The corporate credit markets strengthened this week, reflecting rising equities, solid U.S. economic data and sustained risk appetite by investors searching for yield.1 High yield bond prices rose throughout the week, adding to the gains already achieved in 2017. Year to date, high yield bonds are now providing returns of approximately 2.1% as investors continue to seek out investments whose values are less affected by a rise in interest rates.2 As high yield bond prices have rallied, yields continue to decline, tightening to approximately 5.7% this week.3 For perspective, that is down from 10.1% just a year ago when declining oil prices and increased global economic concerns were sapping demand at the lower end of the ratings spectrum.3 Senior secured loan prices also ticked higher throughout the week, as bank loan mutual funds recorded yet another weekly inflow. This week’s $876 million in inflows marked the 14th consecutive weekly inflow since mid-November, for a total of $14.3 billion in inflows over that span.4 Senior secured loans are now providing returns of 0.75% in 2017.5 This follows the 9.9% the asset class generated in 2016.5
Ahead of U.S. Federal Reserve Chair Yellen’s semi-annual congressional testimony, investors were on the lookout for any signals about whether the Fed might raise rates at its next policy meeting on March 14–15. Given that the market was pricing in just a 28% chance of a March rate hike before the testimony, it likely would have been difficult for her to sound more dovish on rates than the market was expecting.6 In the end, investors appeared to zero in on comments that, on the surface, appeared somewhat more hawkish than markets were expecting. She reported that the FOMC sees the economy at, or close to, full employment and that it expects the economic outlook will warrant “further gradual increases.”7 She also said that “waiting too long to remove accommodation would be unwise.”7 While Yellen’s testimony appeared to leave the door open for a rate increase at next month’s meeting, any potential near-term rate hike should be considered against the experience of the last increase. Recall that the Fed had forecast four rate hikes in 2016 and ended up delivering only one in December, and by that time had been widely telegraphing the move for months in advance.8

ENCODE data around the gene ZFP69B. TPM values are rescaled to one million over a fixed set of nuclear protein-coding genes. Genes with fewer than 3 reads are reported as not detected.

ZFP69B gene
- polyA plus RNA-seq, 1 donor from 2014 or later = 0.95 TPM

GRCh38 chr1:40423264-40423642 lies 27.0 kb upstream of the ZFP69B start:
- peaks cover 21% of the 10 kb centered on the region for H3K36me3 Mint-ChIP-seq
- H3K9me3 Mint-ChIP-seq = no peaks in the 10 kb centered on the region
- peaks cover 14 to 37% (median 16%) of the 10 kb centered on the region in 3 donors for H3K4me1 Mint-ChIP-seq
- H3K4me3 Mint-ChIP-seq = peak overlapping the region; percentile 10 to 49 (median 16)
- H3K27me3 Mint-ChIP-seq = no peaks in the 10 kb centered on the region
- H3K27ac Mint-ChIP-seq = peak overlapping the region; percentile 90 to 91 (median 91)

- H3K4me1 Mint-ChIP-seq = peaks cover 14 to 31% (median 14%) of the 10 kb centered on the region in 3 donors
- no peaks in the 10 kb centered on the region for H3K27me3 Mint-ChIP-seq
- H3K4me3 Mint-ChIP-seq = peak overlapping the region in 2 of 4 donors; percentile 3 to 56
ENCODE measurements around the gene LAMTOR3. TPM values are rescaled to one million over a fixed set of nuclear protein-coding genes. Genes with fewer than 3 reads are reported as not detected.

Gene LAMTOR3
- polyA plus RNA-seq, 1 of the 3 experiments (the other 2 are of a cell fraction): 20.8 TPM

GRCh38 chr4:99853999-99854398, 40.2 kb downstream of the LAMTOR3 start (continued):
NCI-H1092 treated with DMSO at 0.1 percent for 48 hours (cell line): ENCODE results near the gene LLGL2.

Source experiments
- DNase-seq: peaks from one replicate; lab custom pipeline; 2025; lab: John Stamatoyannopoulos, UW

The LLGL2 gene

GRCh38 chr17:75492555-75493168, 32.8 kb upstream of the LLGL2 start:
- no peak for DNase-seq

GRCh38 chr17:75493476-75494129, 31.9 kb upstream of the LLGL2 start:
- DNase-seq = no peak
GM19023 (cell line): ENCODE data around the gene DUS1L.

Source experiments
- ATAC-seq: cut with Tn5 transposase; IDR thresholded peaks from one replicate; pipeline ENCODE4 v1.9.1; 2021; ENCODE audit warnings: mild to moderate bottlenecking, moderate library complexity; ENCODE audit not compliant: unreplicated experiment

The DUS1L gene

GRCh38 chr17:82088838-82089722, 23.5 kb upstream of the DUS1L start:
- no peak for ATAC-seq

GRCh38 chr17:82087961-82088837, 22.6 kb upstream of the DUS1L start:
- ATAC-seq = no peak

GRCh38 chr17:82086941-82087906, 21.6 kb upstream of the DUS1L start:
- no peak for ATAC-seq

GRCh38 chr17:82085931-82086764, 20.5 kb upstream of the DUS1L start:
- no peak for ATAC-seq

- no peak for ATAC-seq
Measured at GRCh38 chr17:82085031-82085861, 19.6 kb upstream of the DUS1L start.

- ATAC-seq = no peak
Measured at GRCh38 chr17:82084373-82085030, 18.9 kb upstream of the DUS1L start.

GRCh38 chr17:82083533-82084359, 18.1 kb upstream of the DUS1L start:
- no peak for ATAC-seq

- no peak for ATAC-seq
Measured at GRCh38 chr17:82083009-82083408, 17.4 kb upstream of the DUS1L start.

A little less unlikely
Yellen’s testimony dovetailed with some solid U.S. economic releases this week, which pointed to a generally improved outlook for inflation. Strong U.S. retail sales combined with rising producer and consumer prices boosted investor confidence in ongoing U.S. growth.9 Producer prices rose strongly in January, with headline PPI rising 0.6% month over month.10 Meanwhile, headline consumer prices increased 0.6% in January from a month earlier, while core CPI increased 0.3%.11 CPI rose 2.5% for the 12 months ended January 2017, the largest 12-month increase since March 2012.11 The strong inflation data, combined with the slightly less dovish comments from Fed Chair Yellen, led to increased expectations of tighter monetary policy ahead. U.S. government bond yields rose across the curve, with the yield on the two-year and five-year Treasury notes both briefly rising near a two-month high before slipping again toward week’s end.12,13 Nevertheless, investors still assign a relatively low probability to a rate increase in March. On Friday, the market-implied probability of a rate hike at the Fed’s next meeting was just 32%.6 This compares to a market-implied probability of 96% in the weeks leading up to the Fed’s last rate hike in December 2016.6